Rewardable Position


In December's blogs, we talked about the importance of engagement and being more valuable than your dog's environment.

In this blog, we will take that game to another level and move the engagement game from in front of you to heel position. Teaching your dog that this position pays well will help shape loose leash waking!


Begin with the engagement game from last month's issue. Remember, we want your dog to begin the game, not you.


Once your dog is engaging with you and asking to start the game, lure your dog on your left side and have them sit facing the same direction you are.


In the beginning it doesn't have to be perfect and in fact won't be. It's okay, you can get more precision later.


Doing this close to a wall helps keep your dog from changing positions and sitting sideways. Some dogs aren't comfortable being close to a wall so you may need to do this against the back of the couch, or even in the middle of the room if your dog will stay in position.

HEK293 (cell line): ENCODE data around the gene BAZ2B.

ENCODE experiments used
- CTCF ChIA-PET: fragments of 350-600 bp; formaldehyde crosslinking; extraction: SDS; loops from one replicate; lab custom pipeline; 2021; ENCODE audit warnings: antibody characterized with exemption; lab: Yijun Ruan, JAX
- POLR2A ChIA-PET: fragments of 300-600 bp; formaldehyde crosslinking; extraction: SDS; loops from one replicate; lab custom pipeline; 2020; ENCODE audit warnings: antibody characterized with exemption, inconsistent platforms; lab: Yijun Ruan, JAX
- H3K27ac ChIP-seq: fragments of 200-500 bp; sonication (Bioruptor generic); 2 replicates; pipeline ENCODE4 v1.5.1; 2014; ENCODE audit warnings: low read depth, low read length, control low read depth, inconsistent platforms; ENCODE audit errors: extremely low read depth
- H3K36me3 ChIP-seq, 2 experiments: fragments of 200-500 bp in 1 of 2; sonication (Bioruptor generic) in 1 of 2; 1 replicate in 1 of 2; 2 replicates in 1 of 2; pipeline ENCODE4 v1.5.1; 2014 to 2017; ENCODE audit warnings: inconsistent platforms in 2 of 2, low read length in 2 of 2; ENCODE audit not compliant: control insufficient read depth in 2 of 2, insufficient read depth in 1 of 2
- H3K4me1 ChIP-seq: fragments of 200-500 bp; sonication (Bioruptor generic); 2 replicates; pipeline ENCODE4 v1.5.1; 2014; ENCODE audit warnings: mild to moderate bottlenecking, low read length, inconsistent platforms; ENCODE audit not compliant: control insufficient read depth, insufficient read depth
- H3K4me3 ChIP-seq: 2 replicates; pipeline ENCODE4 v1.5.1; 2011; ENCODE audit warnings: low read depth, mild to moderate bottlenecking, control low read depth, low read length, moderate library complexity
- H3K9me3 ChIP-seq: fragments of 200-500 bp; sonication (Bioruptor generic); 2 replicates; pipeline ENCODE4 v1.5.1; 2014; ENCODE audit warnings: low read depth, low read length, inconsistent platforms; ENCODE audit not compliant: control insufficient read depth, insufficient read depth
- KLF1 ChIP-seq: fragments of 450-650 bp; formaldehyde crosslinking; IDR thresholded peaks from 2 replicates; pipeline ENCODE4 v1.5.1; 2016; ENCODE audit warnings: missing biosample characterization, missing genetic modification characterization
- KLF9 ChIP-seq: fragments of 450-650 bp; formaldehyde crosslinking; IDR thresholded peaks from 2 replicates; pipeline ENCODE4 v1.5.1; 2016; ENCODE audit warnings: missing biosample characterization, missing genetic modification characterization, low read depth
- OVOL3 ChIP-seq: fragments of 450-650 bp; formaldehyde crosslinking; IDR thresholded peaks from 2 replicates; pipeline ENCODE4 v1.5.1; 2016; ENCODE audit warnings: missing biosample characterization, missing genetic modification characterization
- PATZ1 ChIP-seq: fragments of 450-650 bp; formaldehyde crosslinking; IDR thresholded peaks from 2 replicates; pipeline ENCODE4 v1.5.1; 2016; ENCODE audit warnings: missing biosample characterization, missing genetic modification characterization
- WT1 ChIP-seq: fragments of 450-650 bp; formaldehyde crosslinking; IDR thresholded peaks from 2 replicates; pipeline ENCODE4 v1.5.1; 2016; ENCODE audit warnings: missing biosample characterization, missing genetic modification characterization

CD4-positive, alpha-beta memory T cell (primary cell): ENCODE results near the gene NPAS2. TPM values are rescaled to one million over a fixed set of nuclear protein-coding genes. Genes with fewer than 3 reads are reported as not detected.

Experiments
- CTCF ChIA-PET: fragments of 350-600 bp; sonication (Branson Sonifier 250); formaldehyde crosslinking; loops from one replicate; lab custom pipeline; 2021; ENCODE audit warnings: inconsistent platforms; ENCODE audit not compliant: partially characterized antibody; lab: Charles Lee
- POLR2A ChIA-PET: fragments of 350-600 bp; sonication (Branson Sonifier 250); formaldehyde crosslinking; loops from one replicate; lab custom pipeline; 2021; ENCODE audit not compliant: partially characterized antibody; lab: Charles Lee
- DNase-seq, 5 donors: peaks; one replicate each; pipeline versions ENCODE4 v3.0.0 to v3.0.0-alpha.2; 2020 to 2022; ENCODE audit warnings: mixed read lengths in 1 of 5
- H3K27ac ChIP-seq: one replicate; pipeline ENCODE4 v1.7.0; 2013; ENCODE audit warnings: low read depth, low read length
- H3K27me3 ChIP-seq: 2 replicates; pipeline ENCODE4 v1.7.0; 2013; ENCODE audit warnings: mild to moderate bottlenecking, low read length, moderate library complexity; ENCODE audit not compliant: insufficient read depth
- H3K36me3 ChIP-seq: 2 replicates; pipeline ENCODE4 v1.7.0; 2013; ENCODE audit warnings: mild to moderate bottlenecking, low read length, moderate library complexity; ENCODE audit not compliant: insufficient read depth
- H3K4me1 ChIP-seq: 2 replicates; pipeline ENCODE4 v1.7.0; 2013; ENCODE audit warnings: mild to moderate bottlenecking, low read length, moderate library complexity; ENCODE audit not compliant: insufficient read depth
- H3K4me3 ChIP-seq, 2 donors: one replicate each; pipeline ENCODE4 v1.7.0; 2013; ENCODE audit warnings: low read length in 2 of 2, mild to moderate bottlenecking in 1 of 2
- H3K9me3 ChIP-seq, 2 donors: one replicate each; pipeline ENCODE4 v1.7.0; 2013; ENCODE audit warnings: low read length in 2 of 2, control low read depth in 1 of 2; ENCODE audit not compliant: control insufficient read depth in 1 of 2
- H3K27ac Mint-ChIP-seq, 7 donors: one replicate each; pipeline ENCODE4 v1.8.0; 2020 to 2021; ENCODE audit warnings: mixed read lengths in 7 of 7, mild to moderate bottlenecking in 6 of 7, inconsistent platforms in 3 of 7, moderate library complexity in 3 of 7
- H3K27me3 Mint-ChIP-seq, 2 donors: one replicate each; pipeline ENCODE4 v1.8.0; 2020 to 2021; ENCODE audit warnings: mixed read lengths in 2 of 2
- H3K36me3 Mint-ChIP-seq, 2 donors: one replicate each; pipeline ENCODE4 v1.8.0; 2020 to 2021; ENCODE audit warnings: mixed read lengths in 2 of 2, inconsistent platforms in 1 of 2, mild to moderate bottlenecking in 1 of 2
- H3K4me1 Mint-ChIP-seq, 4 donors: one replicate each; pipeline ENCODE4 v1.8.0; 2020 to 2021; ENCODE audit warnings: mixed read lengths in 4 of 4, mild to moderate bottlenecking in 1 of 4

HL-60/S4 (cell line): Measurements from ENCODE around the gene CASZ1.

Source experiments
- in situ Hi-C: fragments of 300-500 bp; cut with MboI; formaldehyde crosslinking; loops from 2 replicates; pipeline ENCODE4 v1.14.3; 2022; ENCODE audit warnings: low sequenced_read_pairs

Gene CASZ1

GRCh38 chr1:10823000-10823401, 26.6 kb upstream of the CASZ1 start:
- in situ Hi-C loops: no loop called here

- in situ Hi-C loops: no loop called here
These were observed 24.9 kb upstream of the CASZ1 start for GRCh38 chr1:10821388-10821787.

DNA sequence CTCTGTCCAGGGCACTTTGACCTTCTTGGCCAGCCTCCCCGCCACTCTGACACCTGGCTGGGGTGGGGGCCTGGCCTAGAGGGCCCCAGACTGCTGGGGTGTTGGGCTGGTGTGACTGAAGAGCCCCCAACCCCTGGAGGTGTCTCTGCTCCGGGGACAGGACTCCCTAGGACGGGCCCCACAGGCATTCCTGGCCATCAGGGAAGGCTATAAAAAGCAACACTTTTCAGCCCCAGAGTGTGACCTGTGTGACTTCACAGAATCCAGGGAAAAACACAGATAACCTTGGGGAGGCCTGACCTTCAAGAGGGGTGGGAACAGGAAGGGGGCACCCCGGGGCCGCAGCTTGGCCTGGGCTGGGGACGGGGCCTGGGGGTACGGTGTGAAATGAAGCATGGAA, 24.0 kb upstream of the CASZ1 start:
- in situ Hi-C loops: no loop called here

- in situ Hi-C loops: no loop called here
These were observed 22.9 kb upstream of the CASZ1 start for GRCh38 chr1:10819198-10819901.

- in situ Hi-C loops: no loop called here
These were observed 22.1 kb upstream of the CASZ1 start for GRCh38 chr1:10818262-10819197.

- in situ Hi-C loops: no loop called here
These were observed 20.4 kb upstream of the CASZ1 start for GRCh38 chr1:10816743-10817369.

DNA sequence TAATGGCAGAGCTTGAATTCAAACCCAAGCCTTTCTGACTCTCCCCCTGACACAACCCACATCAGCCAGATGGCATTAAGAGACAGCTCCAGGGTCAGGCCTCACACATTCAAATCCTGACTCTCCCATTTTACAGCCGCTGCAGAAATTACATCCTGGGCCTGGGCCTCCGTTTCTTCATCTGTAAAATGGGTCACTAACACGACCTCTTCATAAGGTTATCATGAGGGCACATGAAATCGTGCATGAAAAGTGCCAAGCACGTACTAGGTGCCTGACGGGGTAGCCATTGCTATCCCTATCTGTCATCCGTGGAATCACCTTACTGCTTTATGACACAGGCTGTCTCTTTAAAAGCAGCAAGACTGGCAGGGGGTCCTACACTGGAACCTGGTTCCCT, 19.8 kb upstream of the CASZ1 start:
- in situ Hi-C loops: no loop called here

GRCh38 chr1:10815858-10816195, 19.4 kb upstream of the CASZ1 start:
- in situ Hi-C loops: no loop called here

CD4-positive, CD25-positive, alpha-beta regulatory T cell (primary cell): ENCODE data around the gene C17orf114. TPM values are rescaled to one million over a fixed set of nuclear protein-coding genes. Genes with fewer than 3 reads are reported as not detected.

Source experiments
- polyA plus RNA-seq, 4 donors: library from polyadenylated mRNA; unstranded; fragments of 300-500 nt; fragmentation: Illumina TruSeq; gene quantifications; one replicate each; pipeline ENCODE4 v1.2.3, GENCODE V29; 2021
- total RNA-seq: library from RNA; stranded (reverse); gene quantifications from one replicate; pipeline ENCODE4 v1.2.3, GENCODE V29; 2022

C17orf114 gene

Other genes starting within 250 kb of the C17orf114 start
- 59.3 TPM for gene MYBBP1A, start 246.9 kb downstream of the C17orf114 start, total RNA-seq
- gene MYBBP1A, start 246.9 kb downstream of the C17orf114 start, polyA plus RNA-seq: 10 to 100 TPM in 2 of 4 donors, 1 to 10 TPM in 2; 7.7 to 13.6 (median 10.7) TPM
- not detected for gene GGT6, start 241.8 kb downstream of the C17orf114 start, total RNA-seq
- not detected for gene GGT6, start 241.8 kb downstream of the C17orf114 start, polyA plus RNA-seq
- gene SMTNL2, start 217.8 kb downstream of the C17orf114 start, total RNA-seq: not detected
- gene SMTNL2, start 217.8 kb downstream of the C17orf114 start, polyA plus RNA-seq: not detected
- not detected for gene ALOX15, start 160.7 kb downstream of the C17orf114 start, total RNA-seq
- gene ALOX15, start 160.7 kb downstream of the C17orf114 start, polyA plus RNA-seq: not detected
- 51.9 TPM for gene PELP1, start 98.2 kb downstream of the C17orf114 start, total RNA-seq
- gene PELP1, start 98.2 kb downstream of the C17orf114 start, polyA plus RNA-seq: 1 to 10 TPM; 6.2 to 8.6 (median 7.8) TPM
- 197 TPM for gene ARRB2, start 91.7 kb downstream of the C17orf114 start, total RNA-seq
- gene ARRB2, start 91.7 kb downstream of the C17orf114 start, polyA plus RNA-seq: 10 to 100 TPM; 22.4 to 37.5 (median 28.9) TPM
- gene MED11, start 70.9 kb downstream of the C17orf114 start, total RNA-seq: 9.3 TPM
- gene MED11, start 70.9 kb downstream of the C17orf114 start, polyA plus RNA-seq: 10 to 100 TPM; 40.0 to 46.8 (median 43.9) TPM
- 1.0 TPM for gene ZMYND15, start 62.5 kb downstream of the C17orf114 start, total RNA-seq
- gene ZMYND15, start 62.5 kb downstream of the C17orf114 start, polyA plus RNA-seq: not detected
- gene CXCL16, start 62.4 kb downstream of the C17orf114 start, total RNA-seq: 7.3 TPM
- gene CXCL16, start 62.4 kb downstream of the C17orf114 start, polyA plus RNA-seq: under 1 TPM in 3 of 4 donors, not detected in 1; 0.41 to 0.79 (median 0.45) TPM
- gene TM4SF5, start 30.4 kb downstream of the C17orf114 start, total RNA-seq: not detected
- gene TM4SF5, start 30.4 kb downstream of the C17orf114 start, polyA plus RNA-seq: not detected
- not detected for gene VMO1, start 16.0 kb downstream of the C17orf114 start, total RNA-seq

With food in your left hand, every time your dog looks up to you in that position, mark it with a “yes!” and then reward.


It's important to have the food in the same hand as the side your dog is on. If your dog sits on your left and you reward from your right hand, you will teach your dog to come out of position.


As long as your dog is looking up at you mark and reward. After a few times of your dog doing this, give him the release cue and then release him into play! Then begin the game again.


If your dog moves out of position, no worries – just help guide them back walking them against the wall and then turning them to the inside as this will help later with your heel position.


Make this fun for your dog!


Once your dog is staying in position and staying engaged with you, then you can move on to the beginning heeling exercises.


Don’t rush this step however. If your dog continues to learn that they can choose not to engage with you and choose to move out of position and pull on a leash, it will make all your other training more difficult.


Remember to HAVE A PARTY with your dog! Teach your dog that engaging with you is reward-able, fun and that you are the end all be all!


Aim to train with play!

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